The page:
Bahamas tightens bank-secrecy

By , Special to The Christian Science Monitor

Attempts by foreign tax authorities to penetrate the Bahamas banking system has resulted in government action that is just the opposite of what the foreigners wanted: a tightening of secrecy laws to protect people using the Bahamas as a tax haven.

The move, in the form of an amendment to the 15- year-old Banks and Trust Companies Act, is intended to plug up possible loopholes in the law governing the disclosure of information about banks, trust companies, or their customers, many of them multinational corporations.

Although Bahamian courts have always upheld the principle of bank secrecy, a Supreme Court ruling late last year suggested that the existing legislation was subject to different interpretations. The changes are intended to eliminate any ambiguity.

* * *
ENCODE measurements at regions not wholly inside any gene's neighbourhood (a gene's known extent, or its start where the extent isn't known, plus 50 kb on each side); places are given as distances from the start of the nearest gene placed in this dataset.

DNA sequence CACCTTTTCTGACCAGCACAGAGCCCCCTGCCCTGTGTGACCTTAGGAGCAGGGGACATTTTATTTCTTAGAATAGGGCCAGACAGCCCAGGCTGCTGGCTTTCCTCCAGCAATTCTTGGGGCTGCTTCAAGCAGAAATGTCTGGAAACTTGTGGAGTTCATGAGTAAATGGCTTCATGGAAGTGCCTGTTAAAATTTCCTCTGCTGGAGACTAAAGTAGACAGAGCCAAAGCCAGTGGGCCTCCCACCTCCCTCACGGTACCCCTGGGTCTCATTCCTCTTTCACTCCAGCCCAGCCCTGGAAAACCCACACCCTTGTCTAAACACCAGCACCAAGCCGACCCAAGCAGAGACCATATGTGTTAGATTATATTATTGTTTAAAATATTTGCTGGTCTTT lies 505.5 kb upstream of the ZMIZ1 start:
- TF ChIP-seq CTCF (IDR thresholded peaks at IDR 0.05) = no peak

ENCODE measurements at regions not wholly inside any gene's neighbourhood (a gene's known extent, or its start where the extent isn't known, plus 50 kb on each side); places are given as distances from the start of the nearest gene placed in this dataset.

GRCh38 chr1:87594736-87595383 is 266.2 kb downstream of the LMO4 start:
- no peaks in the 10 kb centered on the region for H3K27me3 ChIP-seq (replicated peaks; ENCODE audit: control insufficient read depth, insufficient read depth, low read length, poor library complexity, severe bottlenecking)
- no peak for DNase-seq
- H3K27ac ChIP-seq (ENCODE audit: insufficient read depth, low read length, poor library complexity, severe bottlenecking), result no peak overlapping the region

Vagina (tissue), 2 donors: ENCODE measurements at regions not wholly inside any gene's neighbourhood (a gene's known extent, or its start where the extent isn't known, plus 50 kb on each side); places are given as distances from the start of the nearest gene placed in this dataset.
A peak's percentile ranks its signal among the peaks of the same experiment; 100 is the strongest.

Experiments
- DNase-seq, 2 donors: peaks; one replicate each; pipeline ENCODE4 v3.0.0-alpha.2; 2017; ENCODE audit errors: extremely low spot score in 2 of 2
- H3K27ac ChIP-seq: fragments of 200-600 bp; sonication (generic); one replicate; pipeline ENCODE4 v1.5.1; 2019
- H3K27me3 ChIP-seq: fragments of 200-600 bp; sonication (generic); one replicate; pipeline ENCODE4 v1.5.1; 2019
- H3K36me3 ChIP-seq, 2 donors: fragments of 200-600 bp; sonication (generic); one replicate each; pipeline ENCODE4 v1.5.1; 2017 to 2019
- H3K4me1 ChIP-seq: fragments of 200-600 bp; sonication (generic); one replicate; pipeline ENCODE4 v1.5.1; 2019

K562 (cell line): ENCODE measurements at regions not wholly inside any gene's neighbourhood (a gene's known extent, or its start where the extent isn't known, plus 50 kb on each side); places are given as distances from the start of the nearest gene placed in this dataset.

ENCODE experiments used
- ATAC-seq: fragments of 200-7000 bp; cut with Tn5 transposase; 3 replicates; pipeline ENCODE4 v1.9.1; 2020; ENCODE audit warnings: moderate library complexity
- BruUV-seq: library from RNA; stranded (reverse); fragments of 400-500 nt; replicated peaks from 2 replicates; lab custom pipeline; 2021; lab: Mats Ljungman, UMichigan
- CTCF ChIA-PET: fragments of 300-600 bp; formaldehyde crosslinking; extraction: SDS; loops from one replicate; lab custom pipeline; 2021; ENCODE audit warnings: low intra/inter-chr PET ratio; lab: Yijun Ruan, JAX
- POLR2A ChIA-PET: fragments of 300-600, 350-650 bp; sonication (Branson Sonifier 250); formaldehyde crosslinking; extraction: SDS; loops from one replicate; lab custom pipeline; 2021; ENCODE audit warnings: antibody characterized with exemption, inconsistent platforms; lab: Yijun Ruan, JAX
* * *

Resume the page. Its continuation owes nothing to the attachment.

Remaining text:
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Extending beyond the scope of normal banker-client confidentiality, the new legislation binds all directors, officers, employees, and agents of any financial institution ever licensed in the Bahamas, together with its attorneys, consultants, auditors, accountants, receivers, liquidators, and their employees from disclosing any information relating either to the institution or its customers and their accounts.

The law also covers the inspector of banks as well as personnel of the Central Bank of the Bahamas, including attorneys, consultants, auditors, and their employees.

Secrecy is considered a key element in maintaining the Bahamas' status as the world's leading offshore financial center. Breach of the code, except by order of a Bahamian court, could result in a $15,000 fine and/or two years imprisonment.

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